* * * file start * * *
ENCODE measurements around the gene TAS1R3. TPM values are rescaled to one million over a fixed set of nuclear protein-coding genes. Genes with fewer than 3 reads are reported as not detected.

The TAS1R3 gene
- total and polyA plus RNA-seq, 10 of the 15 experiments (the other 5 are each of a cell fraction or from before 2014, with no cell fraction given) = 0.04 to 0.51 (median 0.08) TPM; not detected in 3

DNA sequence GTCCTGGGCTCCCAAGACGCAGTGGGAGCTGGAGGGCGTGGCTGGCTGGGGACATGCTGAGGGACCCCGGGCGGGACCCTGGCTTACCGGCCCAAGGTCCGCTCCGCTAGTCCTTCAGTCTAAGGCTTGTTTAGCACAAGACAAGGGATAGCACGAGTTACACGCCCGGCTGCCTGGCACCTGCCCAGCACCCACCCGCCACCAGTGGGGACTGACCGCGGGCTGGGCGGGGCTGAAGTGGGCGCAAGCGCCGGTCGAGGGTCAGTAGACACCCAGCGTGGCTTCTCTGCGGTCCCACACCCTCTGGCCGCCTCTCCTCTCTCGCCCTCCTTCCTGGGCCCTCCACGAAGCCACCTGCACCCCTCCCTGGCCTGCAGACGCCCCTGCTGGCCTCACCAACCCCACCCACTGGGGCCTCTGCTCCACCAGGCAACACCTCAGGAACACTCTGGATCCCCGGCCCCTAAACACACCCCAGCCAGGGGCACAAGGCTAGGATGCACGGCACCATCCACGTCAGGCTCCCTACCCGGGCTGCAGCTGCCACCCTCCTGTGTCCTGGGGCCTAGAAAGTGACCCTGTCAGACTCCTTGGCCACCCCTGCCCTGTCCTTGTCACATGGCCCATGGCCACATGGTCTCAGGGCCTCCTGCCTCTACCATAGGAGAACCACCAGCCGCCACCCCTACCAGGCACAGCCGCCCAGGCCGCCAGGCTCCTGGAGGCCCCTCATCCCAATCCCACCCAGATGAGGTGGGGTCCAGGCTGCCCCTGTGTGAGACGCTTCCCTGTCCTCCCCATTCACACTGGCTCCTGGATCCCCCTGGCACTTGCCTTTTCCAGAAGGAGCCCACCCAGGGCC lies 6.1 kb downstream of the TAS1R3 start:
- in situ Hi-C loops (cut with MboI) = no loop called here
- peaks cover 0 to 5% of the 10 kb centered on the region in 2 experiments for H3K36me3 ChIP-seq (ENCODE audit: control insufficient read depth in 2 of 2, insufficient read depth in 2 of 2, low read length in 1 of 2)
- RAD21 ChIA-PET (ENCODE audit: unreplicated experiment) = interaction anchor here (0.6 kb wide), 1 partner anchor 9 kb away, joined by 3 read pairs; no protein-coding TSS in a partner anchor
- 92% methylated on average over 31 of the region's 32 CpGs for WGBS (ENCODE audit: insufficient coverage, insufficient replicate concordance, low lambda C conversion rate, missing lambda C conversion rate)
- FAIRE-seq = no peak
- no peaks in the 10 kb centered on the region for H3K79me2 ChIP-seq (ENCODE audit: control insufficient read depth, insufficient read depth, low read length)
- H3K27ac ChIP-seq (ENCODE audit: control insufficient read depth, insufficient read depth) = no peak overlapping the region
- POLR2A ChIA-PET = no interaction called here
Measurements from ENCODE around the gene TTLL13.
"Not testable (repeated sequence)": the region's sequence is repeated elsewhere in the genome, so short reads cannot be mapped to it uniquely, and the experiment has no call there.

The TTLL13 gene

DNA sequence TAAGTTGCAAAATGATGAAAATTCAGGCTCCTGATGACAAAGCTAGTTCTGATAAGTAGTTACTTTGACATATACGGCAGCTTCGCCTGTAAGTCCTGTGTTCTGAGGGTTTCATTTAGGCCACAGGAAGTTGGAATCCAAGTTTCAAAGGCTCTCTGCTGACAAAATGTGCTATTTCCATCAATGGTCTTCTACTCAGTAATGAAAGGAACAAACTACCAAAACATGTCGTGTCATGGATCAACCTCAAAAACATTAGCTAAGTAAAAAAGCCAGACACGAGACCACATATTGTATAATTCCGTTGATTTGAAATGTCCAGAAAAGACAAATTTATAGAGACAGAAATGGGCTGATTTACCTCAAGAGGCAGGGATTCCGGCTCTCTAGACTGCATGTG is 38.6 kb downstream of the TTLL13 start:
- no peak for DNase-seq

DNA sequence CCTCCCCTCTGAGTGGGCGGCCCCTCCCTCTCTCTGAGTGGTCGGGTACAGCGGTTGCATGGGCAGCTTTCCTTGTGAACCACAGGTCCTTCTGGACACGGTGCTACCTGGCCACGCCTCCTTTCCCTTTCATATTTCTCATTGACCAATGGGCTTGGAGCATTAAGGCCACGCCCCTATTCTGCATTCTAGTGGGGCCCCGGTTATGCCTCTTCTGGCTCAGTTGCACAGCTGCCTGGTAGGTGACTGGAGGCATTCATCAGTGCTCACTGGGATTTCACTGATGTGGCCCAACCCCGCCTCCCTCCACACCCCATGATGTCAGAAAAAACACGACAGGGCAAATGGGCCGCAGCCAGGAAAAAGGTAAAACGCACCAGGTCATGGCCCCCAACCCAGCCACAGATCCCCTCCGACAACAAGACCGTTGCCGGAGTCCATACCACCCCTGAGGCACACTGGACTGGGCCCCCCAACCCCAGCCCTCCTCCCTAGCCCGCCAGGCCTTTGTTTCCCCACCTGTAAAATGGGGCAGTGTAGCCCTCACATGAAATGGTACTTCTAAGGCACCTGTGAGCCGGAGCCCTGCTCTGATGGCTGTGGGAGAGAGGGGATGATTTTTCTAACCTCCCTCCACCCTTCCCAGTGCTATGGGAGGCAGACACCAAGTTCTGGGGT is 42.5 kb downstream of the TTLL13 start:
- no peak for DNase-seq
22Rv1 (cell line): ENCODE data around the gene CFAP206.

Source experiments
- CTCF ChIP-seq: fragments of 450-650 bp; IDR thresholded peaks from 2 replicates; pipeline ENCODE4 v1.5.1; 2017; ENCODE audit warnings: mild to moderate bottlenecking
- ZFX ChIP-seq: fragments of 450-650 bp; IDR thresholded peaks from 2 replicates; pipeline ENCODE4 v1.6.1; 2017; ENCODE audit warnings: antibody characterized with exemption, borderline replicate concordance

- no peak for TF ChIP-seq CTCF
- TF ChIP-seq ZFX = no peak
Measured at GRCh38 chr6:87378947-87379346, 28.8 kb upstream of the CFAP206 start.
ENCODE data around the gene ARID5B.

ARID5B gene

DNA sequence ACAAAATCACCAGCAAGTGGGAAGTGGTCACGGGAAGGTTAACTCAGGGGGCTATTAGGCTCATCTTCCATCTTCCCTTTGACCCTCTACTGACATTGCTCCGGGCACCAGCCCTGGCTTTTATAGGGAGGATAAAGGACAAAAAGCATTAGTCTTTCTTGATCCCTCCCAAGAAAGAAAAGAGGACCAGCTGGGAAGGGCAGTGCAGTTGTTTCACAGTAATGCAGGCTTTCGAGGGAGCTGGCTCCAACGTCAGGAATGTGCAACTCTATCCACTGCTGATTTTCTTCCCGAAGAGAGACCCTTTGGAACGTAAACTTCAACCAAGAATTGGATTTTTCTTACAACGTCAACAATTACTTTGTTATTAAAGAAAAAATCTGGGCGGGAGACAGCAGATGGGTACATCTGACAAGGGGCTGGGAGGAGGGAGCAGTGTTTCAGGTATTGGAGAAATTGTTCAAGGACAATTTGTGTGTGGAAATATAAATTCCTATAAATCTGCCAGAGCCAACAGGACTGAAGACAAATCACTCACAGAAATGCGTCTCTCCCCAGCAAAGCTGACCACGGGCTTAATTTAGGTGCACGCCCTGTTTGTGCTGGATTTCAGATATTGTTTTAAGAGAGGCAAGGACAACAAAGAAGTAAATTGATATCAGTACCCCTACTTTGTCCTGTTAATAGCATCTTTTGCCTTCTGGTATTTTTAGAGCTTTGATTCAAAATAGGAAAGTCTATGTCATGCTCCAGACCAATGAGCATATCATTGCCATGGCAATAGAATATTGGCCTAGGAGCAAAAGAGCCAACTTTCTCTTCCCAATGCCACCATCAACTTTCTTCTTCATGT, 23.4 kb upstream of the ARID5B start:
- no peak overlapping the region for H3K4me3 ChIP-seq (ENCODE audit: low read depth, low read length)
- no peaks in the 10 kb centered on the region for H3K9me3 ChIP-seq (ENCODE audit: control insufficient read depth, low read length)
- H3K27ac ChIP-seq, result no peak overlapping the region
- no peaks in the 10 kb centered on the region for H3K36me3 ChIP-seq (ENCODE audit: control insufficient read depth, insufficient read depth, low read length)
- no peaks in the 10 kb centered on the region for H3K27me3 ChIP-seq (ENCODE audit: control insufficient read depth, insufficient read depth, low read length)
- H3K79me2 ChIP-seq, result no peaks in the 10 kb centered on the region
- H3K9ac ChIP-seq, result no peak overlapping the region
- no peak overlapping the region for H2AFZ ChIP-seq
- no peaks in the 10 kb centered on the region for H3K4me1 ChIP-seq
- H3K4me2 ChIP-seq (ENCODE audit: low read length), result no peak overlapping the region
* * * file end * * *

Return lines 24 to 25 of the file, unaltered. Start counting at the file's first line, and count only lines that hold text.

- no peak for TF ChIP-seq CTCF
- TF ChIP-seq ZFX = no peak